“Two shipments of counterfeit watches worth nearly $2 million were seized at the Port of Cincinnati over the last two weeks,” cincinnati.com reports. “The announcement [from U.S. Customs and Border Protection] states the shipments were manifested as ‘timers’ and ‘watch’ and contained a total of 54 counterfeit watches labeled as Audemar Piguet, Rolex, Cartier and Gucci.” The thing to keep in mind . . .
There are two types of fake watches: those that can’t fool you and those that can.
Ridiculously cheap fakes – easy to spot both in terms of price and quality – are for buyers who don’t know or care about “originality.”
In the main, these buyers aren’t fooled into thinking they’re getting the real deal. They buy them to fool other people. (How in the world perfectreplica.to is allowed to exist is beyond me.)
The other type of fakes – really good fakes – are aimed right at you: the watch buyer who loves watches SO MUCH that your passion blinds you to possibility that you’re a sucker-in-waiting.
How these “good” fake watches appear on your radar can vary: a new Internet pal wants to deacquisition, eBay, an “unknowing” local jeweler and the proverbial pssst buddy, want to buy a watch real cheap?
We’ve already advised readers how to avoid purchasing a fake high end watch (Fake Patek Philippe: Three Ways to Spot One). The same rules provided there – don’t buy if it’s too cheap, have a good look, hire an expert – apply to any pre-owned high end timepiece.
But the recent revelation that Bonhams is peddling Frankenwatches (watches modified with non-original parts) highlights an important fact: you can’t trust anyone.
Not when it comes to pre-owned watches. And not when it comes to new watches sold by anyone other than an authorized dealer.
Saying that, there are reputable vintage dealers and resellers. By “reputable” I mean accountable. As in you can get your money back without going to court.
To ensure that happens, always read the fine print on any buying purchase, but especially one made online. Especially – but exclusively – their returns policy.
Bonhams’ conditions of sale specifically states that they offer no guarantee that the watch is as advertised. How do you like them apples?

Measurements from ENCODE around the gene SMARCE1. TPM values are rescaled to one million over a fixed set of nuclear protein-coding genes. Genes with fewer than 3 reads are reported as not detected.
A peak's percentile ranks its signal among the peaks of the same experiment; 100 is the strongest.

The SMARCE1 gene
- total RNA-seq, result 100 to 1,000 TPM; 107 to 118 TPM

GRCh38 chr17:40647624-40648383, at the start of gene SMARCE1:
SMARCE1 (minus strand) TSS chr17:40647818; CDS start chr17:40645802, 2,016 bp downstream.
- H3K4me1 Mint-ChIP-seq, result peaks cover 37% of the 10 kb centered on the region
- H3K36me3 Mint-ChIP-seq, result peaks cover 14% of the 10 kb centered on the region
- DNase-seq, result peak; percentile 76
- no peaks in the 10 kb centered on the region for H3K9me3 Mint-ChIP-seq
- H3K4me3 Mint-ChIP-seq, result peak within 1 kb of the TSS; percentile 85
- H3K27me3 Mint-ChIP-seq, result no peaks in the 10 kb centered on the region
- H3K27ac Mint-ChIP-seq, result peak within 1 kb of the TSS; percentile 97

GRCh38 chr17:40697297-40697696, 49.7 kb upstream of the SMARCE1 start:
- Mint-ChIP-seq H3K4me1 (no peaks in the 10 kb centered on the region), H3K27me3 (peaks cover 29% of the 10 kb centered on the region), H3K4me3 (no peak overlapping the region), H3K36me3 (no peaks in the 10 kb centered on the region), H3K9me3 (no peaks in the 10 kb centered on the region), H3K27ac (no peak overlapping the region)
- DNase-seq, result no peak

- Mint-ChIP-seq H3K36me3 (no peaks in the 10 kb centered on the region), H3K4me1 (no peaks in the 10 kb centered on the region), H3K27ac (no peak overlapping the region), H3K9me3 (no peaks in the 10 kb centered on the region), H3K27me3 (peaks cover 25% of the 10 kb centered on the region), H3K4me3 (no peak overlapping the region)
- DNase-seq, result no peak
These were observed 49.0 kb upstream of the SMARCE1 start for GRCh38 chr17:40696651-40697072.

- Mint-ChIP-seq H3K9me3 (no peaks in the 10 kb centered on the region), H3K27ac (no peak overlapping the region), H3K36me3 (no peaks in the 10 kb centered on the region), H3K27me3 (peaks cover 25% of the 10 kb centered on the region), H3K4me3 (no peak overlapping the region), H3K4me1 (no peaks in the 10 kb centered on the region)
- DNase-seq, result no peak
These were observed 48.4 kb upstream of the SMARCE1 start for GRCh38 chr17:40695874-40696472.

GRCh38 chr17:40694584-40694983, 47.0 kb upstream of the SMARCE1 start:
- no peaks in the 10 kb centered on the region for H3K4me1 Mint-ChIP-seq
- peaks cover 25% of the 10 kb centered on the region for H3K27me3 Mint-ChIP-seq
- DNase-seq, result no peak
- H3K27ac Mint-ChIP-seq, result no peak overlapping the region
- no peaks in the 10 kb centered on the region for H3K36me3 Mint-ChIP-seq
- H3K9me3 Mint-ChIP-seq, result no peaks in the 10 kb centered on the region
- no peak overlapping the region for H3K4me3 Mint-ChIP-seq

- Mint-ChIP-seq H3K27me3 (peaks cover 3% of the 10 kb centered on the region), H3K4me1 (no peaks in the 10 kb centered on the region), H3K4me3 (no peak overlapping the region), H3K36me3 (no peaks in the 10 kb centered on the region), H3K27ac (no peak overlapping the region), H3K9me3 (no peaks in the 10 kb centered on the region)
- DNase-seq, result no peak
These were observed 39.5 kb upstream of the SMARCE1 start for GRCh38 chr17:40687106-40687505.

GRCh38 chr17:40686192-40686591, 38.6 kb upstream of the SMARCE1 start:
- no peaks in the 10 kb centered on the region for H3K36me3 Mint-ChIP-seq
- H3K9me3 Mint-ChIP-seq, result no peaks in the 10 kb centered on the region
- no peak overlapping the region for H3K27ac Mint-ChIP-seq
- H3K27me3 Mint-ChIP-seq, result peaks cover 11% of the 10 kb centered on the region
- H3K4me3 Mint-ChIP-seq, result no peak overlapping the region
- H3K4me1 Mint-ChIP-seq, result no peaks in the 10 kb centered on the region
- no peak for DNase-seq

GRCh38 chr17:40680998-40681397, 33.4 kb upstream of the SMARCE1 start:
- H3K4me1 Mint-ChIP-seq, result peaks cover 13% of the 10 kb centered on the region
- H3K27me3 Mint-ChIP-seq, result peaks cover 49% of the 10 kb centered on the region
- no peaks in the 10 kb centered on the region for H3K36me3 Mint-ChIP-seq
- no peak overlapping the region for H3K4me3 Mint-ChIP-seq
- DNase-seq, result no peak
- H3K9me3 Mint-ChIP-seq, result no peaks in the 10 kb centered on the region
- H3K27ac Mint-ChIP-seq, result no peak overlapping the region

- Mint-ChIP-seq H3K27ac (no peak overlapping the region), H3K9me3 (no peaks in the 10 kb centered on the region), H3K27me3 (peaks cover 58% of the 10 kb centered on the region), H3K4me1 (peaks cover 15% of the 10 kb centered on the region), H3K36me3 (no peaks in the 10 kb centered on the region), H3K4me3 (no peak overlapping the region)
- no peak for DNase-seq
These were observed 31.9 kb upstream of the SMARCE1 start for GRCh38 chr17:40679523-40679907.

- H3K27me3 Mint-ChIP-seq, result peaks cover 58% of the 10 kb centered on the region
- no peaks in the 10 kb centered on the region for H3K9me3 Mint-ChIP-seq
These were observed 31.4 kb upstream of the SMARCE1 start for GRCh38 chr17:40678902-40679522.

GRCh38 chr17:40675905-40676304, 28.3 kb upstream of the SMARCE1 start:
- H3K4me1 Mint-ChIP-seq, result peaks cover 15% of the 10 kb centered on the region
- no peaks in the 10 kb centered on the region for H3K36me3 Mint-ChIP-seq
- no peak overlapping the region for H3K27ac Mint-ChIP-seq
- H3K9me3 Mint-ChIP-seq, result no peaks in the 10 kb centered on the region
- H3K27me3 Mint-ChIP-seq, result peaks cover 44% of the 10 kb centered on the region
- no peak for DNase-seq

Watchbuys’ return policy is first-rate: full refund, no questions asked, no restocking fee (which can be up to 15 percent with other online dealers). There’s one extremely important caveat, that applies to any new watch arriving by post from any dealer:
All watches and other items must be returned with their original packaging in a brand new, unused and undamaged condition. This policy applies to boxes, papers, warranty and owners manuals and any special tools.
If any of these items are missing, damaged or modified, the return cannot be accepted and the package will be returned to you.
You know those little blue condoms that protect the dial and transparent caseback from scratches? While deciding, LEAVE THEM ON. Same for those tiny tags. Don’t wear the watch – other than to see how it looks on your wrist; the dealer will look for small scratches and any other hint of wear.
Fair enough, right? Watchbuys and the like want to resell your no-thank-you watch as brand spanking new. How would you feel if you received a “new” watch in a creased box and/or bereft of the usual protective gubbins, tags and pristine papers?
Turning to vintage dealers, omegaenthusiastltd.com understands the dangers vintage watch buyers face: “I guarantee that the watches on this site are 100% authentic and correct. Buy with confidence!” And here’s their returns policy:
Buyer has a 7 days return policy (counting the day that the watch has been received as day 1). Item must be returned in the same condition as when it was shipped. Return item will receive a full refund minus shipping and $100USD restocking fee or store credit.
Here’s an idea: take detailed pictures of your new old watch upon arrival. If you have doubts – and maybe you should – have a watchmaker give it the once-over ASAP. If there are any problems,photograph and document them. And good luck.
Back to fakes for our finale, courtesy securingindustry.com:
Customs officers at San Juan in the US have seized around a thousand luxury and designer watches – including knock-offs of Casio’s G-Shock range – in a commercial shipment.
Customs and Border Protection (CBP) San Juan Field Operations intercepted the shipment in transit from the Dominican Republic, and estimates that manufacturer suggested retail price (MSRP) of the seized products would be more than $420,000 had the goods been genuine.
“Fake watches do not have the quality of the genuine product,” said Leida Colon, assistant director of field operations for trade at the San Juan Field Office. “These watches are made with substandard materials that do not withstand the toils of daily use.”
CPB isn’t entirely right. Again, there are really good fakes out there. More importantly, fake watches and other counterfeit goods are manufactured, smuggled and sold by the world’s most vicious criminal gangs.
Purchasing a counterfeit watch – whether intentional or not – subsidizes a whole host of heinous crimes, including child prostitution and terrorism. Something to keep in mind.
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